Below are examples of activities that are typically NOT human subjects research:

    • Classroom projects that involve research methodology and/or course-assigned projects, where data is collected from and about living individuals as part of a class exercise and/or assignment and is not intended for use outside of the classroom. Course instructors are still expected to train students to conduct their project ethically with the three core principles of the Belmont Report in mind. Note: There may be instances where a student or instructor wishes to use data that was previously collected for non-research (i.e., educational) purposes. In these instances, an application should be submitted to the HSC when the intent of the project has changed and is intended to contribute to generalizable knowledge.
      • Quality improvement/assurance activities or program evaluations that are conducted or collected for internal, departmental, and/or other administrative purposes that are intended to measure the effectiveness and/or improvement of programs or services such as teaching evaluations, evaluating curriculum, improving a practice or process within a particular institution, etc. Note: Certain activites may fall under the definition of human subjects research, for example, if the project involves untested interventions, informs policies and procedures, or other programs similar in nature, if the results will be compared with other assessments, are designed to prove a relationship or correlation, or if certain publishers require IRB approval.
        • Unidentifiable/de-identified or coded private information or specimens if the research team cannot readily ascertain the identifies to whom the data or samples belong to. Coded information or specimens that are not individually identifiable to the research team are not considered human subjects research if the private information or specimens were not collected specifically for the proposed research through interaction or intervention with living individuals AND the research team cannot identify the individual(s) because the investigators do not have the key to the coded information, there are IRB policies or procedures in place for a repository or data management center that prohibit sharing the key to the coded private information, or there are other legal requirements prohibiting the release of the key to the investigators, until the individuals are deceased.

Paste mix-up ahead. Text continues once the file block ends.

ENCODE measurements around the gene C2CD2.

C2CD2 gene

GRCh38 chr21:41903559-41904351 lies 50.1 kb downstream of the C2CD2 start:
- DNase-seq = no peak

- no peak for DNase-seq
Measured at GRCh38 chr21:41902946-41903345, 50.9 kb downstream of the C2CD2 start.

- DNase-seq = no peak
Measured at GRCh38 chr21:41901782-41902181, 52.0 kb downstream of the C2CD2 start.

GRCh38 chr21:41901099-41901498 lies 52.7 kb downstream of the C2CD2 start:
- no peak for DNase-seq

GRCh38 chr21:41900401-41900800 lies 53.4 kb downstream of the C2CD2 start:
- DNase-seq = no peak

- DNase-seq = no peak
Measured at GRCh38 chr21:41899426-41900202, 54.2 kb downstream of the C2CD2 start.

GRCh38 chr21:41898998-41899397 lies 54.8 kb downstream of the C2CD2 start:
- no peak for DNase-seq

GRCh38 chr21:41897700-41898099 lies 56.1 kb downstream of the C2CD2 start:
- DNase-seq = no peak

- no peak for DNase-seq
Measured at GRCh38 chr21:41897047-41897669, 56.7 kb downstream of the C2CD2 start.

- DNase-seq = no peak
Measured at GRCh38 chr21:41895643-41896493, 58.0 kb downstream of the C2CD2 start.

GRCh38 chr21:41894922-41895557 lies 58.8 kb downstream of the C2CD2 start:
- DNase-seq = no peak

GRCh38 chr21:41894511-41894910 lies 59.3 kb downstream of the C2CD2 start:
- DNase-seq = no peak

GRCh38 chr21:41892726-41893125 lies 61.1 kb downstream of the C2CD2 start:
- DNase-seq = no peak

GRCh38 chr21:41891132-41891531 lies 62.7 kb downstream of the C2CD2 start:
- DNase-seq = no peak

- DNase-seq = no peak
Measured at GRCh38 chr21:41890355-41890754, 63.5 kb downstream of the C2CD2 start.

• Case reports which are published and/or presented at national or regional meetings are not considered research if the case is limited to a description of the clinical features and/or outcome of a single patient. As the collection and organization of information for such reports usually involves no data analysis or testing of a hypothesis, they do not involve systematic investigation.
            • Fact-collecting interviews of individuals where questions focus on things, products, or policies, rather than on people or their opinions, behavior, characteristics or experiences (e.g., canvassing recycling company about e-waste policies).
              • Biographies or autobiographies that involve interviewing a living individual about their experiences and is not generalizable beyond that individual.